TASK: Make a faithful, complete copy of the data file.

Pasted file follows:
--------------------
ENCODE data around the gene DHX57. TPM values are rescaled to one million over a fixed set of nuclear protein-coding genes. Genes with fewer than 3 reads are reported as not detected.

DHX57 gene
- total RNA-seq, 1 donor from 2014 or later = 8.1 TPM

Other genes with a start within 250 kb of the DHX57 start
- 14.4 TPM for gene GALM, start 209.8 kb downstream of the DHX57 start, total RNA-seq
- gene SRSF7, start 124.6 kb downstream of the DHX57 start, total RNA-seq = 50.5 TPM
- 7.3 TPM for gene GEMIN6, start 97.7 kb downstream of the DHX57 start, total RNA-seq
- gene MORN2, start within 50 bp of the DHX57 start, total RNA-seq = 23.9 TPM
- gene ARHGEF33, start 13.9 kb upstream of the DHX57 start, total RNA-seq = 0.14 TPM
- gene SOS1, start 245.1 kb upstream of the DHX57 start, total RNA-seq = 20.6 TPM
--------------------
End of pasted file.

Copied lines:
ENCODE data around the gene DHX57. TPM values are rescaled to one million over a fixed set of nuclear protein-coding genes. Genes with fewer than 3 reads are reported as not detected.

DHX57 gene
- total RNA-seq, 1 donor from 2014 or later = 8.1 TPM

Other genes with a start within 250 kb of the DHX57 start
- 14.4 TPM for gene GALM, start 209.8 kb downstream of the DHX57 start, total RNA-seq
- gene SRSF7, start 124.6 kb downstream of the DHX57 start, total RNA-seq = 50.5 TPM
- 7.3 TPM for gene GEMIN6, start 97.7 kb downstream of the DHX57 start, total RNA-seq
- gene MORN2, start within 50 bp of the DHX57 start, total RNA-seq = 23.9 TPM
- gene ARHGEF33, start 13.9 kb upstream of the DHX57 start, total RNA-seq = 0.14 TPM
- gene SOS1, start 245.1 kb upstream of the DHX57 start, total RNA-seq = 20.6 TPM